we're buying new kitchen equipment so we can stop wasting money on repairing the broken stuff. travis: so, we are missing three cold wells, but we need to go a little bit bigger. this is 48. lemonis: and travis continues to impress. travis: a new unit like this is gonna pay for itself in two years. lemonis: and we're finally whittling down the menu. fish tacos or no? i don't think, "farrell's -- fish tacos." -paul: it's not a big seller. -lemonis: okay. so that'll put us at 19 items. limiting the menu will allow customers to make decisions quicker, and once they do, the tables will actually turn faster, generating more revenue. -okay, guys, thank you. -mike: thank you, marcus. ♪ hey, marcus. how are you? lemonis: mike, how are you? what's going on? i've been getting all these e-mails and texts from you. mike: what we've got is a cash crunch. we were unable to make rent. lemonis: cash crunch? i put in all the money that i needed to to stabilize things, and now he's asking me for more? did he make another mistake?
i'm gonna get to the bottom of this. -hey, guys. -mike: marcus, how are you? lemonis: how are you? good to see you. -mike: nice to see you again. -lemonis: good to see you. [ sighs ] so, remember that my offer was only to put $750,000 into the business. mike: well, you know, it was not enough. -we have payables and rents. -lemonis: can i see this? paul: sure. lemonis: so, you need another $200,000 to keep the doors open in rancho. right? so the money that i committed to invest was not enough to solve the problem. you miscalculated by $200,000. mike: i approached paul, and i said, you know, "what's going on with this?" and he goes, "you knew about it," and i said, "i did not know about it. i'm telling you, i did not know about it." paul: i've never hidden anything. i've never -- i've -- i've... integrity is incredibly important to me.
it's all, really... it's the only thing. mike: yeah, i know, i know. paul: it's the only thing that can't be taken away. [ sighs ] [ sniffles ] mike: paul and i have been through a lot. we've been through so much. i mean, we've gone through hell. we've gone through hell together. lemonis: but you've trashed him since i've been here. mike: you know what? lemonis: you kind of have, and he's been professional about it. nobody wants a leader that blames them. what is it that causes you to blame people? mike: probably, uh -- probably an insecurity. i get frustrated, and i want to do the best that i can. lemonis: we're at a real crossroad here, -so what do you want me to do? -mike: i understand. lemonis: what is your suggestion? mike: i'd like to have you -- i'd like to have you help us. i want to see this thing work. would there be a way that you would consider loaning...
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okay. my original deal with these guys was $750,000, and it was gonna solve all of the problems. but now we need another $200,000 to keep the doors open in rancho. so they asked if i would lend them the money. travis: well, as much as i hate to do it to the community and to our staff, i think, for the sake of our company, i think we have to close the doors. since you last left, we've had a lot of structural maintenance issues. we have a roof that needs to be repaired, we have an hvac system that needs to be replaced, we're in the $650,000 to $700,000 range, and i think we could easily hit $1 million. i think the investment's gonna be too high. lemonis: i've always been impressed with travis, and i had a feeling that putting more money in rancho is a bad idea.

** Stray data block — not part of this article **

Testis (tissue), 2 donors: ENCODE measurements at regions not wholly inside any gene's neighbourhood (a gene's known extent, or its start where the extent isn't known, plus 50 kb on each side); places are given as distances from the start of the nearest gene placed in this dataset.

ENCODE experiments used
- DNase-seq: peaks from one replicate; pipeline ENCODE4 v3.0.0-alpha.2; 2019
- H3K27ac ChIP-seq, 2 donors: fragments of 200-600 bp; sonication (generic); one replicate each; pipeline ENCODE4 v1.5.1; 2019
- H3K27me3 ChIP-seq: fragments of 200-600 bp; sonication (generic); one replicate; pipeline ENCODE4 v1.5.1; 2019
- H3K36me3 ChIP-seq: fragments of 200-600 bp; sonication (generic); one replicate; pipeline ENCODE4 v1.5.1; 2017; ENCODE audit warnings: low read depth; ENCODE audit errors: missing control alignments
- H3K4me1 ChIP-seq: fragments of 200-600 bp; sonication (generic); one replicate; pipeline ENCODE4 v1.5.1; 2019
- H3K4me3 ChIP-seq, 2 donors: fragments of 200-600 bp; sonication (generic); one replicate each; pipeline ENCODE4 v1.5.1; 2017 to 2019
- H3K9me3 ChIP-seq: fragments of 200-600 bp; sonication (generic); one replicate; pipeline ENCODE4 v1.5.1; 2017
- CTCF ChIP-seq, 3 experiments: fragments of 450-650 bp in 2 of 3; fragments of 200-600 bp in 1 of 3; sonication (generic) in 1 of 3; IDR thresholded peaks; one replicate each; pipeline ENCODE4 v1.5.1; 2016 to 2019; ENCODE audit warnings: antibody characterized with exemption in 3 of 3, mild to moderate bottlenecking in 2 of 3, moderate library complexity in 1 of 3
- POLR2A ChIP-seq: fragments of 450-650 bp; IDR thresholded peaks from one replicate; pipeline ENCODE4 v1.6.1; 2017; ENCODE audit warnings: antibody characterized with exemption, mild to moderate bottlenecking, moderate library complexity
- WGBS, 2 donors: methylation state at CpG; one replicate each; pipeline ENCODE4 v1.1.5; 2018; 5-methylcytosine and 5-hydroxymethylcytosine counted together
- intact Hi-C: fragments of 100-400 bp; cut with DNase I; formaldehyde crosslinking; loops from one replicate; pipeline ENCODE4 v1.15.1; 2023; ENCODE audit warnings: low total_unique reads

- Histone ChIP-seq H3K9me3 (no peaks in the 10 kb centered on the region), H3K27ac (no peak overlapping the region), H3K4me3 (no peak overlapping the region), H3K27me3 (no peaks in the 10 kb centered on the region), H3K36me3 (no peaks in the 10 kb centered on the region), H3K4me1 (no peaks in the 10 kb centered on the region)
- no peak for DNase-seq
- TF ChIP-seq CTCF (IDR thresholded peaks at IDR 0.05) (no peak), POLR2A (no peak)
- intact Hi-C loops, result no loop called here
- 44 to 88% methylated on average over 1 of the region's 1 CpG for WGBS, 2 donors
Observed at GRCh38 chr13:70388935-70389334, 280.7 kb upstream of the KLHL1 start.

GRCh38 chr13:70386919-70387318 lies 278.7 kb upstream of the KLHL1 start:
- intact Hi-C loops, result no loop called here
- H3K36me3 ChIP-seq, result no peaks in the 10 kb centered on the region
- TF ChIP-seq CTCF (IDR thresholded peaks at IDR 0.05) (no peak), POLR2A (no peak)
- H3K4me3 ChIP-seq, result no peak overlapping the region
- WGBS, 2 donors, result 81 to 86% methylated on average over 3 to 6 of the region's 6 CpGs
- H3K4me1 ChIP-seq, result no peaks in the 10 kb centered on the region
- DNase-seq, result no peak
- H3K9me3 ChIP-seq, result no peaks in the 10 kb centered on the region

but for him to put the health of the company in front of himself, those are the kind of people i want to do business with. it shows me the kind of guy he is. this is a big blow for him. paul: travis is an incredible guy. lemonis: in order to grow this company, i think we need travis on the team in a bigger way. so i'd like to have you be partners with all of us. you'll have 5% of the whole thing. -paul: wow. -lemonis: okay? -travis: thank you. -lemonis: you've earned it. and the equity's not gonna come from you guys. it's gonna come out of my share. travis: i don't want to be anywhere else. i couldn't imagine being anywhere else. i'm in my dream job. -thank you. -lemonis: all right? mike: help me with the numbers, will you, please? [ paul laughs ] travis: i'll make you proud. lemonis: all right. ♪ mike may joke about needing help with the numbers, but the reality of it is, it's just not his strong suit. and so i thought it might make sense to redefine his role. travis, i want you to be in charge of the general managers
-in the stores. -travis: okay. lemonis: they report to you, and the buck stops with you. mike, you love the brand, and you love the guest experience. you are gonna be responsible to get out there and sell the brand. mike: that's what i love the most. that's -- that's who i am. lemonis: meanwhile, my crew is working around the clock to put our prototypical store in buena park back together. shauna has taken full control of this candy store, and she has sourced some amazing products. and we finally got around to fixing that long birthday song. mike: we want them to have the birthday of their life, but we don't want to be overboard. excited, but we're not screaming. lemonis: i'm feeling really optimistic. ♪ today is the grand reopening of farrell's in buena park.